Jian Yang (politician)

From Wikipedia, the free encyclopedia
Jump to navigation Jump to search

Jian Yang

Member of the New Zealand Parliament
for National party list
Assumed office
26 November 2011
Personal details
Born1961/1962 (age 56–57)
China
NationalityNew Zealand
China
Political partyNational
Other political
affiliations
Communist Party of China[1]
OccupationAcademic
politician
Websitehttp://www.jianyang.co.nz/

Jian Yang (Chinese name: 杨健, Yáng Jiàn) is a New Zealand Chinese international relations academic, politician and a member of the New Zealand House of Representatives. He is a member of the National Party.

Early life[edit]

Yang grew up in Jiangxi Province in southern China. He earned his MA and PhD in international relations from the Australian National University.[2]

In 1999 Yang joined the University of Auckland as a Senior Lecturer in Political Studies.[3] He was granted New Zealand citizenship on 14 June 2004.[4]

Member of Parliament[edit]

New Zealand Parliament
Years Term Electorate List Party
2011–2014 50th List 36 National
2014–2017 51st List 33 National
2017–present 52nd List 33 National

Yang was ranked at 36 on the National Party list for the 2011 New Zealand general election. He was the highest ranked new candidate on the list and was seen as a replacement for Pansy Wong, a Chinese MP who had resigned since the previous election.[2]

Spy allegations[edit]

On 13 September 2017 accusations were raised in the media that Yang taught English to Chinese spies in the 1980s and 1990s.[5] Yang admitted he had a background as a civilian, or non-ranking, officer in the Chinese military. In response to the accusations, the National Party released a copy of Yang's CV from 2012, which mentioned his time at the Air Force Engineering College and Luoyang People's Liberation Army University of Foreign Languages.[1] The Financial Times says the Foreign Languages Institute is part of China's military intelligence apparatus run by the People's Liberation Army, training linguists to intercept foreign communications. It was also reported that Yang attracted the attention of the New Zealand Security Intelligence Service three years prior to these revelations.[6] Yang was a lecturer at the Foreign Language Institute and his immigration file shows he taught the English language and American studies. Yang claimed he taught his students to simply monitor communications, rather than carry out "the physical act of spying".[1] He conceded he could be seen as having taught spies.[7] The New Zealand Herald later reported that Yang did not disclose his links to the schools in his citizenship applications and instead substituted "partner" universities.[4][8]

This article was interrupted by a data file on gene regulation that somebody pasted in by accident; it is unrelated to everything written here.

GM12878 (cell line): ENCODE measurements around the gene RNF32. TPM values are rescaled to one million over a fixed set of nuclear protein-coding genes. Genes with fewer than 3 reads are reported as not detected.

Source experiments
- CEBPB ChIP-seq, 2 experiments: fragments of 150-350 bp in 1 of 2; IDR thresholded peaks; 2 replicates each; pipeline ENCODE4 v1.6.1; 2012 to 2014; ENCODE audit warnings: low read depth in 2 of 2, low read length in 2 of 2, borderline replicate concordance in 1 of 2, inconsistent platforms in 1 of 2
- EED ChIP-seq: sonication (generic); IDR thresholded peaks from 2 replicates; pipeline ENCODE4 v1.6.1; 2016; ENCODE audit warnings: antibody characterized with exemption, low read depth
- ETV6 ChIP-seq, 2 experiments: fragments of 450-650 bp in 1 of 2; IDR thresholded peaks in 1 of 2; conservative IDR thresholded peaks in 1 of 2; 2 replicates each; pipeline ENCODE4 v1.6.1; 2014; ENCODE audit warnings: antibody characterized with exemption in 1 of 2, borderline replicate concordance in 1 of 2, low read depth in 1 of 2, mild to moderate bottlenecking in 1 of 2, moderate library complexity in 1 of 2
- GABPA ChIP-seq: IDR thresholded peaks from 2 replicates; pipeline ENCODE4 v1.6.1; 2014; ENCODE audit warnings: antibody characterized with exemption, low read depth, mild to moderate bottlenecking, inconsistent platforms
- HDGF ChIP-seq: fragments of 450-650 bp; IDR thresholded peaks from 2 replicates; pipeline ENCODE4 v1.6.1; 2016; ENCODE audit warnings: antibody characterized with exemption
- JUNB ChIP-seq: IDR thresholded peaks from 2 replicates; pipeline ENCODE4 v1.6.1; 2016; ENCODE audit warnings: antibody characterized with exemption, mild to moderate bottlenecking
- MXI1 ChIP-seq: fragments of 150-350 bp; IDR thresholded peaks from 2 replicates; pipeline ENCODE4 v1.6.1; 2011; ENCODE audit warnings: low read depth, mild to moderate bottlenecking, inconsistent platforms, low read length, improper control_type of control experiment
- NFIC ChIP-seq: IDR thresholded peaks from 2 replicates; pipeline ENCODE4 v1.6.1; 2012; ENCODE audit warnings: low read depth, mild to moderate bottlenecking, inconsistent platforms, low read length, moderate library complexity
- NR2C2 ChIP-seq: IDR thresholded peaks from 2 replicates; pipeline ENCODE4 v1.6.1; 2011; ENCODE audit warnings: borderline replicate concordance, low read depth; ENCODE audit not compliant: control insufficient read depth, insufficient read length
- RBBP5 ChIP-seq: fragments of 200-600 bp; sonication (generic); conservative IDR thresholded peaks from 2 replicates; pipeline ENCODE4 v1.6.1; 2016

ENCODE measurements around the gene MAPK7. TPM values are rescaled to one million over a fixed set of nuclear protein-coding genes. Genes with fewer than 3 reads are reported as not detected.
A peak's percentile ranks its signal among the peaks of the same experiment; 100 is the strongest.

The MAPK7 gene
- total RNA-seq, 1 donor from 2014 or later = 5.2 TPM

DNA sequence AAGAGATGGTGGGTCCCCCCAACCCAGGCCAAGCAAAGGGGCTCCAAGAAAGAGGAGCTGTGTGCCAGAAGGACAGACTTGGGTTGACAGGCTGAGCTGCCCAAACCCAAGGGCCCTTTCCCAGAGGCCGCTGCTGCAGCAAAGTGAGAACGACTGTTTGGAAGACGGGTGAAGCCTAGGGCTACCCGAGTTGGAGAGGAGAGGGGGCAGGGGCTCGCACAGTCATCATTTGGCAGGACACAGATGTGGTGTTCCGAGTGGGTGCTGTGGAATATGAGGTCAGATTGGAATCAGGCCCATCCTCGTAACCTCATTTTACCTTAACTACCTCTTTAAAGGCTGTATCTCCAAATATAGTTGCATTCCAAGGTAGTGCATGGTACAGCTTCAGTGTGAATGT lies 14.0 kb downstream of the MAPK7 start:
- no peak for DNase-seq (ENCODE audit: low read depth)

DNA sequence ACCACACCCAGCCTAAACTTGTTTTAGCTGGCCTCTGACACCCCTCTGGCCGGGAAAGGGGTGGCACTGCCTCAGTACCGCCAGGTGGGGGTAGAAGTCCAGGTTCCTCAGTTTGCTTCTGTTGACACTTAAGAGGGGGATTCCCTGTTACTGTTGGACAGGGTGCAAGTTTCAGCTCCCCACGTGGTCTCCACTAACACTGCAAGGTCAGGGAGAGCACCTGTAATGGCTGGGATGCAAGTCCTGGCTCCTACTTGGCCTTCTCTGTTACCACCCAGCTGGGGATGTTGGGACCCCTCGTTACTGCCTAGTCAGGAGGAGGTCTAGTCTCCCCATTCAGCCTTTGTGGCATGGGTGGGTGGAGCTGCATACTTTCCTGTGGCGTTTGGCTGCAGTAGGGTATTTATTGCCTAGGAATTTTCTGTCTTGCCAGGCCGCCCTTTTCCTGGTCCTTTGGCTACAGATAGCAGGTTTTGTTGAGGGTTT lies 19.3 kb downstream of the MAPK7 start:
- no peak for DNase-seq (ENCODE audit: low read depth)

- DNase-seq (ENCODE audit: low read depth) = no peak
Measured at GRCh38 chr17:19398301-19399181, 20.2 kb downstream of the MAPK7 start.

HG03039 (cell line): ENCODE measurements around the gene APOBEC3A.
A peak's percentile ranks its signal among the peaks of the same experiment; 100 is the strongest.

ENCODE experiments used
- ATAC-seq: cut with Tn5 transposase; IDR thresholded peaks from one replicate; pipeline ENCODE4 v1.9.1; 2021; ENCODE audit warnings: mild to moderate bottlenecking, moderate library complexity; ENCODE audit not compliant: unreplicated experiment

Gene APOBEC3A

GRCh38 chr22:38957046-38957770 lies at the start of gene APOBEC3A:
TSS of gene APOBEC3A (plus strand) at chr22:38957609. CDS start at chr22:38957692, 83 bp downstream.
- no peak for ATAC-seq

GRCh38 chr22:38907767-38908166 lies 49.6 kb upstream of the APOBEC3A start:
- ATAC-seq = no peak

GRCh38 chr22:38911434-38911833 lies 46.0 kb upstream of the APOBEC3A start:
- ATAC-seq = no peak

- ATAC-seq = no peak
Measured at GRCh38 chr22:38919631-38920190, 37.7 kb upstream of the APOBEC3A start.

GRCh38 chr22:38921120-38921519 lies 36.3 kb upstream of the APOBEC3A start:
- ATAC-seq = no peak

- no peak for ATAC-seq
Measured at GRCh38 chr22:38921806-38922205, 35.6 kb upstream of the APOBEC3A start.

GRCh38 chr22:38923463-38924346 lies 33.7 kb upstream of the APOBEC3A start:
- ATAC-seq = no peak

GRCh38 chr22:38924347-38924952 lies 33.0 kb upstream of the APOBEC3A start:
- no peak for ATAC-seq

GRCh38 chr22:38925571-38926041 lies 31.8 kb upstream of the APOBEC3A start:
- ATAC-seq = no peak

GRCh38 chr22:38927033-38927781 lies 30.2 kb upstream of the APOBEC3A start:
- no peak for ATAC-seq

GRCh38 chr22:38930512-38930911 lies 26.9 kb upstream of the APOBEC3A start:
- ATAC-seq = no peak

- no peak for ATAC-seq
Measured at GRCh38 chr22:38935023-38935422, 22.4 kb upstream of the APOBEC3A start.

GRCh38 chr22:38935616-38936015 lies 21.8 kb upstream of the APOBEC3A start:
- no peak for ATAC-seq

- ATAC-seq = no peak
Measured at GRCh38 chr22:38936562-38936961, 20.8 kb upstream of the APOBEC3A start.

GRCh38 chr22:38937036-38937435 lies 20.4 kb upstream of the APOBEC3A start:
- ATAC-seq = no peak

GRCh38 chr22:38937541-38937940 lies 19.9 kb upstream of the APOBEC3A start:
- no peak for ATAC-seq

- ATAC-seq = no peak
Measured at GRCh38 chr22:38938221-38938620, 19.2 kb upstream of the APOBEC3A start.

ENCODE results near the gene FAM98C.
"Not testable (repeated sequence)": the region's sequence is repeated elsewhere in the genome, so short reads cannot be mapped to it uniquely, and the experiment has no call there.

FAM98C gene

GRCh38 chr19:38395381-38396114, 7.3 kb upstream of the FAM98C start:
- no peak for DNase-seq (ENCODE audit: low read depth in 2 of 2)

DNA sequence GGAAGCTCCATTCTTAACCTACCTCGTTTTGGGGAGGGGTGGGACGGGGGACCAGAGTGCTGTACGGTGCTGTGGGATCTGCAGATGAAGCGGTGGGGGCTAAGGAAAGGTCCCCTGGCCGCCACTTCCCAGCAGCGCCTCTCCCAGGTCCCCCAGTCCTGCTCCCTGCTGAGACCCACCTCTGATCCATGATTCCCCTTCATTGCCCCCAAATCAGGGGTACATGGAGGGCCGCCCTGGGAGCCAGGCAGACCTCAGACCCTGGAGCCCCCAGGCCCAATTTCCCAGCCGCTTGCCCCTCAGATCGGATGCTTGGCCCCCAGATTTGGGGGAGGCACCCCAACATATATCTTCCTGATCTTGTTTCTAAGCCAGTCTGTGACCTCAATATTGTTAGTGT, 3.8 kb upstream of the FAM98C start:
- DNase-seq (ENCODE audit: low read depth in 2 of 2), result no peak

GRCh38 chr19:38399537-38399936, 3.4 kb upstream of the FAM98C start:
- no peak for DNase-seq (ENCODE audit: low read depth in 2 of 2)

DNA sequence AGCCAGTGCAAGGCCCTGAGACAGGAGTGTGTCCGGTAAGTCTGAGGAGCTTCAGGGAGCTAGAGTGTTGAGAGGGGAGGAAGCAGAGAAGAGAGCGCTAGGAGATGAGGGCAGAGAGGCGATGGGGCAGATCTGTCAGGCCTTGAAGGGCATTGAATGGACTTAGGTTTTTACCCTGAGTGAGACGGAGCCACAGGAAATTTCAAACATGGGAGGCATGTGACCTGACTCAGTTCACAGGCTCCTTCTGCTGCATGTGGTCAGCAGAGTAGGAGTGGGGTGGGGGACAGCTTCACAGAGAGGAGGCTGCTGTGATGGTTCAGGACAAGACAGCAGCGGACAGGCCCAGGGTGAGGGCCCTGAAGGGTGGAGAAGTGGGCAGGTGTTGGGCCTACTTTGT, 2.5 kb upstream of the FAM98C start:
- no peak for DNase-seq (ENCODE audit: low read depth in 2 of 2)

Yang also confirmed that he had been a member of the Communist Party of China but claimed to be inactive since moving to New Zealand in 1994.[1][9]

See also[edit]

References[edit]

  1. ^ a b c d "National MP Jian Yang taught English to Chinese spies but was not a spy himself". Stuff.co.nz. 13 September 2017. Retrieved 14 September 2017. I was a civilian officer, paid by the military but I had no rank. I was a lecturer.
  2. ^ a b Looking beyond the 'token' tag New Zealand Herald, 2 November 2011
  3. ^ Faculty of Arts – Arts Faculty Office Archived 25 April 2012 at the Wayback Machine artsfaculty.auckland.ac.nz
  4. ^ a b Fisher, David; Nippert, Matt (21 September 2017). "Revealed: The citizenship file of spy trainer turned National MP Jian Yang". The New Zealand Herald. ISSN 1170-0777. Retrieved 31 October 2017.
  5. ^ Graham-McLay, Charlotte (4 October 2017). "A New Zealand Lawmaker's Spy-Linked Past Raises Alarms on China's Reach". The New York Times. ISSN 0362-4331. Retrieved 10 June 2019.
  6. ^ Jennings, Mark (13 September 2017). "National MP trained by Chinese spies". Newsroom. Retrieved 11 June 2019.
  7. ^ Nippert, Matt (30 October 2017). "Three unanswered questions about our spy-trainer MP". The New Zealand Herald. Retrieved 4 November 2017.
  8. ^ Nippert, Matt (12 October 2017). "Jian Yang didn't disclose Chinese intelligence connections in citizenship application". The New Zealand Herald. ISSN 1170-0777. Retrieved 31 October 2017.
  9. ^ Schmitz, Rob (2 October 2018). "Australia And New Zealand Are Ground Zero For Chinese Influence". NPR. Archived from the original on 2 October 2018. Retrieved 10 June 2019.

External links[edit]